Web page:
I decided to start swimming lessons so early on (the Tiny Dancer was 8 months when she started) because we have a pool in the backyard and I thought swimming lessons would be the best first line of defense. Regardless of whether you have a pool, it’s likely that your child will be near one at one point so it’s a great to instill water safety from a young age. I’ve read that the earlier you start, the easier it is for the babies to get acclimated to the water. Remember, it wasn’t too long ago that they were lounging in amniotic fluid so being in water is natural for babies.
I’ve noticed that some kids that start later as toddlers are more afraid of the water. The Tiny Dancer has been comfortable in the pool since day one. I thought she would be because she has always loved bath time. If swimming lessons are not feasible, bath time is a great way to start getting kids comfortable in water, having water on their face and head, etc.
I had the good fortune of living in a town where there was not 1, but 2 swimming schools. Before I enrolled in one I did my research. First, I read the reviews of other parents on Yelp.com. I find reading reviews immensely helpful. You have to take them with a grain of salt though. There are always going to be good and bad reviews so it’s all how you weigh them. Second, I visited both facilities. One school even let us take a trial class which I found extremely helpful because you can meet the instructors, get a feel for the lessons, the pool and the other kids. After considering the reviews, the school visits, schedules and pricing, we made our decision. I chose the American Swim Academy and am very happy with my choice. If you are in the Bay Area there are 4 ASA locations: Fremont, Dublin, Livermore and Newark.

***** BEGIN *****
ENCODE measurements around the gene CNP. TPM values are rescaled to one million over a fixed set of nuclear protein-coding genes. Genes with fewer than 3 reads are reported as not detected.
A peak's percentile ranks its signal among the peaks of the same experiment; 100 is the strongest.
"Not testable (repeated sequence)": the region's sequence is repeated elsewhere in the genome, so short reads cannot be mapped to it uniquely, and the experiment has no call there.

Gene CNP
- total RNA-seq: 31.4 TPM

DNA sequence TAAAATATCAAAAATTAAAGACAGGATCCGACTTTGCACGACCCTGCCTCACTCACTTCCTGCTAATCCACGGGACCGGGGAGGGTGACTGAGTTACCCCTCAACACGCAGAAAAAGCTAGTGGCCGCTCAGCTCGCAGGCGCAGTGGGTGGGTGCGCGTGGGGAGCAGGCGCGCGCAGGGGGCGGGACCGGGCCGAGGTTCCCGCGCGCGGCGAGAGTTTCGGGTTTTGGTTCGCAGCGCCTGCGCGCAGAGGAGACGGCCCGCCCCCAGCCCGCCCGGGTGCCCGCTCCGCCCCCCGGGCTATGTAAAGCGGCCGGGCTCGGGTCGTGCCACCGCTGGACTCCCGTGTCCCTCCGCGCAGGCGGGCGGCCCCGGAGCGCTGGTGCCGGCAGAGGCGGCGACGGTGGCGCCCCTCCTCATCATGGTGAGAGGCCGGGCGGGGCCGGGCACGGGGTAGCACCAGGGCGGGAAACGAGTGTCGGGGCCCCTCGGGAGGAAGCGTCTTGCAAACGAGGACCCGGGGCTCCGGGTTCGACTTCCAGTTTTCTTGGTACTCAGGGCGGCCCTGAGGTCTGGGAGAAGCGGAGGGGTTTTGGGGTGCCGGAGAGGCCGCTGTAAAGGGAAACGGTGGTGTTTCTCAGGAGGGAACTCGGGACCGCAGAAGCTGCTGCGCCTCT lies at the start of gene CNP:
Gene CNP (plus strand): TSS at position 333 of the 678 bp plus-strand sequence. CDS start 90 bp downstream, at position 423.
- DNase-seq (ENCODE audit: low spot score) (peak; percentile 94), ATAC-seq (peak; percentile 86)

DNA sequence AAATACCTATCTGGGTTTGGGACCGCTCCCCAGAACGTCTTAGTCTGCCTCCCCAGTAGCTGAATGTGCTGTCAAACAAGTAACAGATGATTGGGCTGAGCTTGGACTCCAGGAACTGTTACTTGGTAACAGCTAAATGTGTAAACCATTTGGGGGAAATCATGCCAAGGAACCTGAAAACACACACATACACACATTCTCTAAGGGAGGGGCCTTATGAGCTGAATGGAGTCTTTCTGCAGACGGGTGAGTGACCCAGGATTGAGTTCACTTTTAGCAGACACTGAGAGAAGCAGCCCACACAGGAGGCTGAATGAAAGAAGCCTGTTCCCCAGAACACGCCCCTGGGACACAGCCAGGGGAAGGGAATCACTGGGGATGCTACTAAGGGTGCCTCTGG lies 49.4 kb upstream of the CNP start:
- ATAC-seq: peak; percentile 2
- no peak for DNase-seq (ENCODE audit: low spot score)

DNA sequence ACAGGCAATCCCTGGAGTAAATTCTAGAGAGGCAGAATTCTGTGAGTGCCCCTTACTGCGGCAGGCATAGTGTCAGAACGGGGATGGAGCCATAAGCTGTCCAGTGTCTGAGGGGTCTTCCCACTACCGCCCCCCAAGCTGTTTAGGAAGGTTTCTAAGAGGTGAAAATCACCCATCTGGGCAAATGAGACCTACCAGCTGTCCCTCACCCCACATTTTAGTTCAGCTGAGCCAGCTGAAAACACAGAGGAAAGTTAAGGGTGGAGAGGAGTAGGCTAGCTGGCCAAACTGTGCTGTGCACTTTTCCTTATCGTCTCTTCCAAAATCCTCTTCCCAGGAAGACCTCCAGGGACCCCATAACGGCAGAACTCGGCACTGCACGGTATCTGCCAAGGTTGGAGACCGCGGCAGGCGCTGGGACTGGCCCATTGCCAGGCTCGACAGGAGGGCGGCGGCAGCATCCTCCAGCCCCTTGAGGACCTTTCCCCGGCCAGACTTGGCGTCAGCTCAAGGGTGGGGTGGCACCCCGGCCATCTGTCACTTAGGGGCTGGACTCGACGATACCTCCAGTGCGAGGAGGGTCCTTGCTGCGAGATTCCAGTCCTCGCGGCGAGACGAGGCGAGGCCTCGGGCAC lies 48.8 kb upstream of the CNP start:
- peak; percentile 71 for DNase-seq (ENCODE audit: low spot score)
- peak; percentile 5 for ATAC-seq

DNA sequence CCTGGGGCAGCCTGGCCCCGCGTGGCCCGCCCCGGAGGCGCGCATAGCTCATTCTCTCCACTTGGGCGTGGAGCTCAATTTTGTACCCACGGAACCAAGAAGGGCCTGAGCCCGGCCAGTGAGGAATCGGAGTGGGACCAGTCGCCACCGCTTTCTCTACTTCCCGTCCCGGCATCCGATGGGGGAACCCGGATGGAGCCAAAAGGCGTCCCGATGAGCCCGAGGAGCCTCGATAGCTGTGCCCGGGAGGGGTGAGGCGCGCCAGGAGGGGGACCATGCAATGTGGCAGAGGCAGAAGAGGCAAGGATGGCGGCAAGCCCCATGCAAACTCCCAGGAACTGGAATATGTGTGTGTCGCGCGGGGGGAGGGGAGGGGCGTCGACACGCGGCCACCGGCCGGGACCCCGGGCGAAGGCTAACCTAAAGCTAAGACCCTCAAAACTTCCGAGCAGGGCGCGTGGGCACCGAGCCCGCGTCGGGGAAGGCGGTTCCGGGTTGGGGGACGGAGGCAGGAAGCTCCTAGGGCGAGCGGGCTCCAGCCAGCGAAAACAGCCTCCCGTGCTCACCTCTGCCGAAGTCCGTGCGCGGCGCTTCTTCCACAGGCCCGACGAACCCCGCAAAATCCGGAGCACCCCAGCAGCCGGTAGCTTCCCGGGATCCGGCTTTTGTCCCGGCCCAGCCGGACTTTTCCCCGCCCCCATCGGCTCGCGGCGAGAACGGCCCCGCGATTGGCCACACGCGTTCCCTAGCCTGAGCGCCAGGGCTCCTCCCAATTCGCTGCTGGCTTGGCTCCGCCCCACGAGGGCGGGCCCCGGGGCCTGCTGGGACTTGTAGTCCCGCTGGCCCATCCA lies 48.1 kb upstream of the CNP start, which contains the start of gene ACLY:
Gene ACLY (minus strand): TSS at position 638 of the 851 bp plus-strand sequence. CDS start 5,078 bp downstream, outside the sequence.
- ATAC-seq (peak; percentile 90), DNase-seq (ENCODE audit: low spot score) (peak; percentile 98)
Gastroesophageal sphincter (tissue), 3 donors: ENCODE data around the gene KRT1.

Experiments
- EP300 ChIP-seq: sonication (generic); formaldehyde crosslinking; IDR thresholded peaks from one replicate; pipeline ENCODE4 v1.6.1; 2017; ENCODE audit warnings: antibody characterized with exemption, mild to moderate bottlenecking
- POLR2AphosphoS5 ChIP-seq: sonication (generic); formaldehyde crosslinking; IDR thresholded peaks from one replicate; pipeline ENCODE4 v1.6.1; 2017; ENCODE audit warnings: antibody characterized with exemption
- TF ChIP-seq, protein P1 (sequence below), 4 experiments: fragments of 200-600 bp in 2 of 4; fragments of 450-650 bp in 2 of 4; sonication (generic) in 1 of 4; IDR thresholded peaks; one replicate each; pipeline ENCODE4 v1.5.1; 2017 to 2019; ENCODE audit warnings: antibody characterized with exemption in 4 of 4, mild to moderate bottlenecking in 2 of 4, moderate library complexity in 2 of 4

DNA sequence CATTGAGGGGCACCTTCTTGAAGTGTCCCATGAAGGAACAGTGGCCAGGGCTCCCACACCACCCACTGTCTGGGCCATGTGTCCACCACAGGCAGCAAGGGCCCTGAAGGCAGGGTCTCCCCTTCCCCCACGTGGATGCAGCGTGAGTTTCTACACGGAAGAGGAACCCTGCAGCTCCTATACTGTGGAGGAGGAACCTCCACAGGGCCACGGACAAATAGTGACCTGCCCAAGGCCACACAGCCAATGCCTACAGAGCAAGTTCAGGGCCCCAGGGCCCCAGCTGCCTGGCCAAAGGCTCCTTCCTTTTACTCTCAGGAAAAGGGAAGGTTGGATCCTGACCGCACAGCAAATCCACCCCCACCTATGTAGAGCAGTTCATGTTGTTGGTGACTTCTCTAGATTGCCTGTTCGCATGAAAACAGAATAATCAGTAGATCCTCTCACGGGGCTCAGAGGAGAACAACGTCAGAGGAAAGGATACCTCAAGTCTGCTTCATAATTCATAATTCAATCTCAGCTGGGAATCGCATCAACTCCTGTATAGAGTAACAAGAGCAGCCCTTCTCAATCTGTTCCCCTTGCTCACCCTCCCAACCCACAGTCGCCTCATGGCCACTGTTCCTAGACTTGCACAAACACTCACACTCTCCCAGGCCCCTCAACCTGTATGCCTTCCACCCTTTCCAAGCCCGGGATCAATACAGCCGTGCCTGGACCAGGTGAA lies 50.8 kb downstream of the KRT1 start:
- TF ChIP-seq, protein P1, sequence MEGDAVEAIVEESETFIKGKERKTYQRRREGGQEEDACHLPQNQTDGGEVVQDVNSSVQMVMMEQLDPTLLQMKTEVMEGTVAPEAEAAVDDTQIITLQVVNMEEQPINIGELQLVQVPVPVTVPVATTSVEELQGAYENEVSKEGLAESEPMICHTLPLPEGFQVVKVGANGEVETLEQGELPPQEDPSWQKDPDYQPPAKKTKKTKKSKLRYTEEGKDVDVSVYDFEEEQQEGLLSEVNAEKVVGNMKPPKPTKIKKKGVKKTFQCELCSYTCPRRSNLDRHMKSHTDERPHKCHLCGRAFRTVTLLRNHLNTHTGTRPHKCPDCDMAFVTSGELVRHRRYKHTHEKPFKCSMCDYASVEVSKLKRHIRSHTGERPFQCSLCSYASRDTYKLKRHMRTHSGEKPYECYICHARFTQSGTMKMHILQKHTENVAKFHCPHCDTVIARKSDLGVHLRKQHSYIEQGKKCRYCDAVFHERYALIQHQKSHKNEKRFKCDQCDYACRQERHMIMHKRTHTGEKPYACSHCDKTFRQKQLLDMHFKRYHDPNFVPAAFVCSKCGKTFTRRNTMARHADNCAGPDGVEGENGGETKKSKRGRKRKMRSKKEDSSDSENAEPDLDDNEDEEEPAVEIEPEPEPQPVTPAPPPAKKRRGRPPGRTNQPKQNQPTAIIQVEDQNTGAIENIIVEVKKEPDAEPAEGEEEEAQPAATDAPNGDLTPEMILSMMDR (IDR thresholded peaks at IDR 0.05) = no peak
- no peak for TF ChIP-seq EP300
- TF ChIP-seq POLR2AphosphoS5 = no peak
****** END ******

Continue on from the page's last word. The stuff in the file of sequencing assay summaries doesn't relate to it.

If you are not in the Bay Area, here are some things to consider when looking at schools:
1. Water Temperature - Should be at least 90 degrees – like bath water. When I told the Tiny Dancer’s pediatrician that the baby was taking swimming lessons the first thing she asked about was water temperature. Make sure the water’s not cold!
2. Parent Participation – As infants (and at the ASA until the child is 35 months) parent participation is required. If you don’t want to get in the water, this may not be for you. But, it’s always best to lead by example, no?
3. Class Size – Classes should be small. No more than 4-5 kids per instructor.
4. CPR Certification – All instructors should be CPR certified. Safety first!
5. Classes Offered Year Round – The best way to learn is by repetition so it’s best if classes are offered throughout the year.
6. Classes Grouped by Age & Ability – Make sure that your child will be in a class with kids in similar age and levels.
7. No Sink or Swim! – Throwing your kid in the water is not a good method of training – ever!
8. Class Content – At the infant level, classes should center on babies getting comfortable in water and water safety. Lessons should include: going under water (gradually- first to the chin, then to the nose, etc.), floating on stomach and back (while being held), holding the wall, going to the wall, blowing bubbles, kicking and play time.
9. Viewing Area – A place for family members to sit and watch is nice.
10. Cleanliness – Is the place clean? Make sure it is before enrolling!
11. Facilities – Check out the bathroom, dressing room and shower situation.
12. Individual Attention and Evaluation – Make sure your child gets some individual attention from the instructor and is evaluated individually not as a class.
I hope this helps! I’m really happy with our decision to enroll the Tiny Dancer in swimming lessons and just registered for the next session. She loves the lessons and it’s nice quality time for us to spend together.